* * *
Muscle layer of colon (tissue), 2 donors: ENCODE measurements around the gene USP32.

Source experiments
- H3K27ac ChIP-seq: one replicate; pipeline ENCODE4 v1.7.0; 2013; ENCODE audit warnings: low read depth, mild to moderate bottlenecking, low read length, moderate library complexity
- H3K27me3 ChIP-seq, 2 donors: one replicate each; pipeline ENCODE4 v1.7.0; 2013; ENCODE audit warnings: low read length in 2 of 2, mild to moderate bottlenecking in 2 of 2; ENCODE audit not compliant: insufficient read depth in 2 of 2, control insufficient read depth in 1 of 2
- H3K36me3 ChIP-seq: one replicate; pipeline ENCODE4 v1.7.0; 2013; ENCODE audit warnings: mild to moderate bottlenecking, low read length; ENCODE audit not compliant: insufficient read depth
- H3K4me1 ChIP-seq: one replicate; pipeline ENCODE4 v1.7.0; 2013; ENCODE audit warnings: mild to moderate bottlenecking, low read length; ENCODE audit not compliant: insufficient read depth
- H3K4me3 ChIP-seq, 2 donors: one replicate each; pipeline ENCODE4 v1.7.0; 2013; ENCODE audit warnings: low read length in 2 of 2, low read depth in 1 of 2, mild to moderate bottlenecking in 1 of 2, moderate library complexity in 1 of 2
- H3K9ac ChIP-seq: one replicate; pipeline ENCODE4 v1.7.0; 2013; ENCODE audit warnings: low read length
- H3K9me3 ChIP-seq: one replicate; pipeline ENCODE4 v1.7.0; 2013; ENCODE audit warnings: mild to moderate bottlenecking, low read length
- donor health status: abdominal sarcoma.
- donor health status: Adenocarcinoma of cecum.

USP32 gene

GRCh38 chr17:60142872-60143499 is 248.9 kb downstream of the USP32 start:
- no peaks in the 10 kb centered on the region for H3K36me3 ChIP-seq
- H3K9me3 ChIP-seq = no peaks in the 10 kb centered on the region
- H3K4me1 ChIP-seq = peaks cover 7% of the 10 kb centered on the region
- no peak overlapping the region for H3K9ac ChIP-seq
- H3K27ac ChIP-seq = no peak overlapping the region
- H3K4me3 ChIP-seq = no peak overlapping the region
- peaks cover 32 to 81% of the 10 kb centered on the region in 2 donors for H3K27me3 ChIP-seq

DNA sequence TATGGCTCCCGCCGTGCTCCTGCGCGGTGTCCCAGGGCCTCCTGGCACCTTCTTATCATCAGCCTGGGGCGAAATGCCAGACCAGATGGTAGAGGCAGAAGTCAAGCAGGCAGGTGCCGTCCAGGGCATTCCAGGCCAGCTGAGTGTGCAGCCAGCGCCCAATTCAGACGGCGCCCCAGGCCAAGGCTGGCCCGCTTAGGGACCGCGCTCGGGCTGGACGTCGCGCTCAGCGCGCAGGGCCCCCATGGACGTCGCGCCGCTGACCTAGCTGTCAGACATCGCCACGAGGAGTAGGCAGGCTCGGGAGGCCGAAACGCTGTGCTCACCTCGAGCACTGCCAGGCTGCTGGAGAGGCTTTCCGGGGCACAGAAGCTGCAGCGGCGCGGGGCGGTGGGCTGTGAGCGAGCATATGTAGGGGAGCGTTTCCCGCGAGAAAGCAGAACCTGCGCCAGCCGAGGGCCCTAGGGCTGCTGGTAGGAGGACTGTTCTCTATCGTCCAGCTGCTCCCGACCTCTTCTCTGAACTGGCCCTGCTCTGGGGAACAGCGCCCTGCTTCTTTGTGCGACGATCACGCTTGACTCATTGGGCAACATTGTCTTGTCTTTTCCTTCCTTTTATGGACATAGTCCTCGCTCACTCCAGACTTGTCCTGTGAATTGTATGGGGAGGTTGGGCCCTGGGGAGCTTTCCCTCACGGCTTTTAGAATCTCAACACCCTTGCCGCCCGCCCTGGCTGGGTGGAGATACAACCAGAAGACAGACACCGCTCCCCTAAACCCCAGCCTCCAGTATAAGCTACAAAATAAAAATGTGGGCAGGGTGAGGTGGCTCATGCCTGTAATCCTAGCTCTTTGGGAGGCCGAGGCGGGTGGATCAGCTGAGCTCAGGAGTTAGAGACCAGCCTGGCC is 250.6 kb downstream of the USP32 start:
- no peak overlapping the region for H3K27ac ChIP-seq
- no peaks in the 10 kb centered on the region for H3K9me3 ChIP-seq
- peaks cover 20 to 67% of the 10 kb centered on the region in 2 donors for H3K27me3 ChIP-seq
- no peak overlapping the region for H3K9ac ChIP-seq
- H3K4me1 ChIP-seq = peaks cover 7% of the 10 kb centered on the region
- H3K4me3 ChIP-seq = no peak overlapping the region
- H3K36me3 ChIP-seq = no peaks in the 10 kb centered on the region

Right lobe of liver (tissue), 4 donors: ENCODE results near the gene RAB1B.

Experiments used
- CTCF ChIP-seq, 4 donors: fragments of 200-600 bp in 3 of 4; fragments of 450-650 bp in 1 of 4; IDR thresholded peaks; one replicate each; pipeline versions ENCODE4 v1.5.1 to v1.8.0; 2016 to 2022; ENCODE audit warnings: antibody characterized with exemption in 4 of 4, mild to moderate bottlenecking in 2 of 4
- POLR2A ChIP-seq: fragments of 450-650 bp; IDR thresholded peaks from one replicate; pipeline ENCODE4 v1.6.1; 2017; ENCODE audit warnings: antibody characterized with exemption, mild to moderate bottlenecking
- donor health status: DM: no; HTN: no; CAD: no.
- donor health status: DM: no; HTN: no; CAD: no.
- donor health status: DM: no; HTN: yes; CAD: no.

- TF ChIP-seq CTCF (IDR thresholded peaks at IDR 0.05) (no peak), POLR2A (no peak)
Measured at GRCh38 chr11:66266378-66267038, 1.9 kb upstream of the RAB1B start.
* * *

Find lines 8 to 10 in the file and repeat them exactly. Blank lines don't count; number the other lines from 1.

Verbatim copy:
- H3K9ac ChIP-seq: one replicate; pipeline ENCODE4 v1.7.0; 2013; ENCODE audit warnings: low read length
- H3K9me3 ChIP-seq: one replicate; pipeline ENCODE4 v1.7.0; 2013; ENCODE audit warnings: mild to moderate bottlenecking, low read length
- donor health status: abdominal sarcoma.